“The sea, once it casts its spell, holds one in its net of wonder forever.”  Jacques Yves Cousteau

Mountains and Seas, unlike most other natural realities, have a way of pulling us out of ourselves and often moving us to the needed and necessary perspective on life.  For me, Maine has become the home of where the two converge into one, where climbing can lead to some of the deepest places and the depths of the sea move you to some of the highest reaching points of discovery, all at the same moment.  Even upon departure there’s a sadness that overcomes in that, with the return to the world of life and work, where depth and heights are all but a mystery, stagnant, and even discouraged, the longing and call to nature never leaves, that, as Cousteau points out, casts a spell and captivates forever.  Nature has the ability to seduce us in ways unlike much else, pointing to greater depths and heights that often can only be left to the imagination.

A great deal has been written about nature depravity that has become the norm in our culture.  The days of spending our summer’s as kids outdoors and using our imaginations has all but dissipated with time.  The use of electronics, structured play, and all the rest may have progressed us as a people, but the long-term impact of cutting ourselves off from what is most important and what provides us meaning in our lives will be hard to recover in the generations that follow.  Despite the relentlessness that nature can have on us, as we see through the extremes of weather plaguing the globe, its ability to show compassion and care for the wanderer and seeker isn’t to be overlooked.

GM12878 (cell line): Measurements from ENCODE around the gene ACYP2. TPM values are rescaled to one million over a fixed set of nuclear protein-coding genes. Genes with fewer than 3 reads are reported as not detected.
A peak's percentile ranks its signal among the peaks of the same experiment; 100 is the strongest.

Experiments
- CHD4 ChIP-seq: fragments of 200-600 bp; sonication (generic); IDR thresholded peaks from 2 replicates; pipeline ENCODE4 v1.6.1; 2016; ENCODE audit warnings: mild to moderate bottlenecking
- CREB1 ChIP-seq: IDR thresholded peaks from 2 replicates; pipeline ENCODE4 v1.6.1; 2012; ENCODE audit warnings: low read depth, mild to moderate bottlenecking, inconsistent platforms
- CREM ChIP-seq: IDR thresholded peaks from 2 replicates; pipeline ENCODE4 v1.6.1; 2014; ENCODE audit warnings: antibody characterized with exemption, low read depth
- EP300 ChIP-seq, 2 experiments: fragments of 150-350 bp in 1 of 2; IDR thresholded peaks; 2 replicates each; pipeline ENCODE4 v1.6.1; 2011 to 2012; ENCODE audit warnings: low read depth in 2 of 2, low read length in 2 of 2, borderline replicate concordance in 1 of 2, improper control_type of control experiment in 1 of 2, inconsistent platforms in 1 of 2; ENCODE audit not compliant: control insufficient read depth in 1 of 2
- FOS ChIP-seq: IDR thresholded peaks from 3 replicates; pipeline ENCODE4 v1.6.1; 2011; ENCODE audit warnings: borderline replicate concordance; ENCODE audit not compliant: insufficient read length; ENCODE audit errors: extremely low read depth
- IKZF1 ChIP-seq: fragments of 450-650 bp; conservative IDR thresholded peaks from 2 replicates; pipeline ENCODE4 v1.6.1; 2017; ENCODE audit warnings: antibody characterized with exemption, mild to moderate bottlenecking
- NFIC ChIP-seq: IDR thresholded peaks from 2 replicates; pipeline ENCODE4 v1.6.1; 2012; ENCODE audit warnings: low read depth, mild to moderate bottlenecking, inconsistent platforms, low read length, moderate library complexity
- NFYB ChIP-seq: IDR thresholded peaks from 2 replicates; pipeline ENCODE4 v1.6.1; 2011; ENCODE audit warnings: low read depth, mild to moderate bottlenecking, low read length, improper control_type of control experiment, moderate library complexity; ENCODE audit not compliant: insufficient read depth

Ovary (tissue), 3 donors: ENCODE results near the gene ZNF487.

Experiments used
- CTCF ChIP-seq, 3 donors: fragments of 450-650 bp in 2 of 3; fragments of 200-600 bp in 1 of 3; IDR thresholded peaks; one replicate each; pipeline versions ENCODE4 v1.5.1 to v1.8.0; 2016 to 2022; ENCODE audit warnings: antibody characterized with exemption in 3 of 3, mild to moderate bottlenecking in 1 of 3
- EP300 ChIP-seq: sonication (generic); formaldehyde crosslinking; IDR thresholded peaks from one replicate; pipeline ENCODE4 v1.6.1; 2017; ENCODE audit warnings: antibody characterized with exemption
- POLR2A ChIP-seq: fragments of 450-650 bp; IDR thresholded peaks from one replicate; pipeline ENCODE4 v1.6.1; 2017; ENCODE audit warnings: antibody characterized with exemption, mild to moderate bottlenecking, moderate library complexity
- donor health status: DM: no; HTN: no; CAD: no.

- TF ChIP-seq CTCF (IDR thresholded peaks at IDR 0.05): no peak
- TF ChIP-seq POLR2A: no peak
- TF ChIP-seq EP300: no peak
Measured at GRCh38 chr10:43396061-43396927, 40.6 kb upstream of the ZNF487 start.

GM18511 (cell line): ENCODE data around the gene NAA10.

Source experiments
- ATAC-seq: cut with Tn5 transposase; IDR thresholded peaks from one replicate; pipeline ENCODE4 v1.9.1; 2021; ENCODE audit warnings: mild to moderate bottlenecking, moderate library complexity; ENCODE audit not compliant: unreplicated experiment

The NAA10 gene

Climbing a mountain or spending that week in the woods along the endless shoreline, resurrects that child within to expand the imagination and open the heart to new possibility.  Even in watching others hiking along side at times, it was fascinating to see that much of it was about accomplishing another task, just as we do in our work lives, in order to move onto the next mountain or the path that follows, rather than allowing ourselves to stop and be in the moment, allowing the natural world to speak to and with our souls.  More often than not it speaks a language that remains foreign to us, not dictated by ourselves but by the eternal and the unearthed creation in which we share and walk, hand in hand.

Over time the line and all that separates begins to fall away like scales from the eyes, noticing the intricacy of a freshly spun web, the movement of the fog that seems all too real in life at times, the fallen trees that have been given the proper reverence to return to the earth untouched in order to continue the cycle, all of this unfolding before our eyes and within our very beings waiting to be explored and discovered all anew as if seeing it for the first time yet over and over again.  The natural world, in all its beauty and wonder, provides us all with what we are often lacking in our lives, the natural silence in which can only be heard the groans of new birth breaking forth from the earth, mirroring to us the gift that is freely being offered to us in this very moment if we can only allow ourselves to stop, to breathe, to surrender, and to recall from where and whom we have come.  As much as things change, life and death and the perpetual mystery that surrounds remains intact, ever-true and ever-deepening, nature pointing the way to the naturalness of it all.